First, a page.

From my Gravesend home at 10:20am I take a short lift by car to Meopham station, then a train up to London Victoria, from where I embark upon a brief walk to Victoria coach station. As I cross Buckingham Palace Road, I spot my first likely fellow festival attendee – some, bedecked in leather jackets, chains and patches, are not exactly shy in giving the game away. I then set off for Manchester but traffic inevitably ensues and when we reach Manchester coach station at 6:45pm – an hour and 25 minutes late – I am informed that, as well as having missed my connecting coach, there will be no more coaches to Blackpool tonight. Instead, I am given a voucher with my name on it as well as that of a complete stranger, which we are to exchange for train tickets. Hearts pumping and eyes rolling, my new chum and I have no choice but to rush off towards Manchester Piccadilly station – he quicker than I, with my suitcase handle actually breaking off during the dash – to make the swap. I assure the hotel by phone that I am definitely still coming and stand on the platform with lots of Manchester United fans/one-off Theatre of Dreams tourists. The season has not started yet, so what’s all this? Now, I know those scamps did so well last year that they don’t even have to qualify for the Europa League, so perhaps a friendly? Also here I encounter a couple dozen who are departing the city at 7:46pm with intentions identical to mine. The train ride thus allows me to run the rule over all the t-shirts, badges and patches in sight; many contain names I only ever see on the darker corners of the internet. The journey also enables me to dwell on the sheer variety of humanity that the term ‘punk’ encompasses and which awaits me, both on and off the stage, over the following four days. Just after 9pm, we finally reach Blackpool station. Upon arrival the famous tower may well be very visible to some fellow passengers but I just want to get my broken, heaving suitcase and myself indoors at last. I hail the first taxi I see and gratefully chuck double the bill at the driver when he drops me off at The Shores guest house at 9:20pm. I made it – liberation from reality took a mere 11 hours.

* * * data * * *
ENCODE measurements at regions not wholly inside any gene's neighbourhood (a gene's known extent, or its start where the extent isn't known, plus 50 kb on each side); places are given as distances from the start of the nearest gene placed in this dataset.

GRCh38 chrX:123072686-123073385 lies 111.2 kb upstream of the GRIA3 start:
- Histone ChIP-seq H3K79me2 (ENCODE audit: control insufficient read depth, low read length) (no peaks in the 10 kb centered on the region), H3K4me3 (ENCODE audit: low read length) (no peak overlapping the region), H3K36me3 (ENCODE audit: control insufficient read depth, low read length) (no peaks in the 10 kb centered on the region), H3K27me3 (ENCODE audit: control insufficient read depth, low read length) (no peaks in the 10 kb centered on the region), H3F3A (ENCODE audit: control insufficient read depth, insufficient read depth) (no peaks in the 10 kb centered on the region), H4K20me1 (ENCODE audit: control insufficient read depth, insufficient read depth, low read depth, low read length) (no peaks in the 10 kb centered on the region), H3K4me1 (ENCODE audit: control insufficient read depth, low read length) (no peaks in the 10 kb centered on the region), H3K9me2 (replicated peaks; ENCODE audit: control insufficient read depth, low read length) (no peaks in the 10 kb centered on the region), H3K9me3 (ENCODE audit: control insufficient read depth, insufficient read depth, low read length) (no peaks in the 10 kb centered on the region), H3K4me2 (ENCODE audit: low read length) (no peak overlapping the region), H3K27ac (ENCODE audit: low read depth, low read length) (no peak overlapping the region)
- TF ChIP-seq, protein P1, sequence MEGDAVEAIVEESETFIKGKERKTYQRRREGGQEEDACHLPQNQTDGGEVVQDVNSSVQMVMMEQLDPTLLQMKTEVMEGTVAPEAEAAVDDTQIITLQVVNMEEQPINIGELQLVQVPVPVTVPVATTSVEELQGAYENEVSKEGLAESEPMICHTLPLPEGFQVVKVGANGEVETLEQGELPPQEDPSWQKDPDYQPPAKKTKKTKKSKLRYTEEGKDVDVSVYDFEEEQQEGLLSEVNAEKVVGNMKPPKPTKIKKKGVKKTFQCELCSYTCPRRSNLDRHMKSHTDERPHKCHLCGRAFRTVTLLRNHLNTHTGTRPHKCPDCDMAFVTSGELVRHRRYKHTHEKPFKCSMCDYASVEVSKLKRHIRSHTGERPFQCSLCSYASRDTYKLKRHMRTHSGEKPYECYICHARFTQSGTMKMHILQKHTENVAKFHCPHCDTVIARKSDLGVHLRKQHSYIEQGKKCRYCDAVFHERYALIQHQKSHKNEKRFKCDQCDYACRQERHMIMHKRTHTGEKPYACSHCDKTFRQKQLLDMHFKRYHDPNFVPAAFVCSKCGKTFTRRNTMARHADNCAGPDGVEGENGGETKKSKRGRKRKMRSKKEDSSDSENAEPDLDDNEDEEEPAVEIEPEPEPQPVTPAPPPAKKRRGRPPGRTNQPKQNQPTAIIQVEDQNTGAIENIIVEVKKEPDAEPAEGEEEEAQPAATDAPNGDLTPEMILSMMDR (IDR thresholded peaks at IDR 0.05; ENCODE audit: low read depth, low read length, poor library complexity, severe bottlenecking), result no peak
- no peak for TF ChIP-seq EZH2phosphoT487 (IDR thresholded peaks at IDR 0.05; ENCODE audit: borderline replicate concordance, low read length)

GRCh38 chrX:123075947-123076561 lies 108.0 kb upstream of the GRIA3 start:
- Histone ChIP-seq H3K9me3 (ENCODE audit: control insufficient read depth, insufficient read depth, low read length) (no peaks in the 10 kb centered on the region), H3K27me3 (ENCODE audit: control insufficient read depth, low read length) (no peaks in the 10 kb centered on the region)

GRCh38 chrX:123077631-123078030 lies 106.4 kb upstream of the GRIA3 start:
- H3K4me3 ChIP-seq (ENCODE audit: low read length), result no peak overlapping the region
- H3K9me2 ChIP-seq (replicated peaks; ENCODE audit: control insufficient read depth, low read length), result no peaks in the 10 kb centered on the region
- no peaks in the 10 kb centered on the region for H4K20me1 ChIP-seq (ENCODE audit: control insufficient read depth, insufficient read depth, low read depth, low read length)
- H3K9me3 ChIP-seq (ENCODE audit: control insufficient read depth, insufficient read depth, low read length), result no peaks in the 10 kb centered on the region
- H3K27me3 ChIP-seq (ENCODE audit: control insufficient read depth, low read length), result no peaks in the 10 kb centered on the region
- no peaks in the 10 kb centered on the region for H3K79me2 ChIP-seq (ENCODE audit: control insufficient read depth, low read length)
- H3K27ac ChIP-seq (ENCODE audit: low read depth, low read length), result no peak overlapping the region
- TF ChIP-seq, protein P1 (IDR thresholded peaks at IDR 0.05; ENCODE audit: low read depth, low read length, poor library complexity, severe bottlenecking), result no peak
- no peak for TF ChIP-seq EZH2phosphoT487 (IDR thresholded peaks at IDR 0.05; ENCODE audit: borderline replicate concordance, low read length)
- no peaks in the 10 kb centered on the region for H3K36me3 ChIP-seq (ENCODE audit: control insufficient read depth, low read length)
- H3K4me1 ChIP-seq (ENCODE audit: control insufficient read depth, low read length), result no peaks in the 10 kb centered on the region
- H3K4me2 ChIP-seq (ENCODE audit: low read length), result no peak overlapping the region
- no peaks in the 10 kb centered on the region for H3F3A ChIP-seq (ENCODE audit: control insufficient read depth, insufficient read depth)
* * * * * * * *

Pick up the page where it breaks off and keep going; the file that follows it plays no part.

‘Easy journey, was it?’ the friendly owner knowingly chortles, before I recount the day’s events.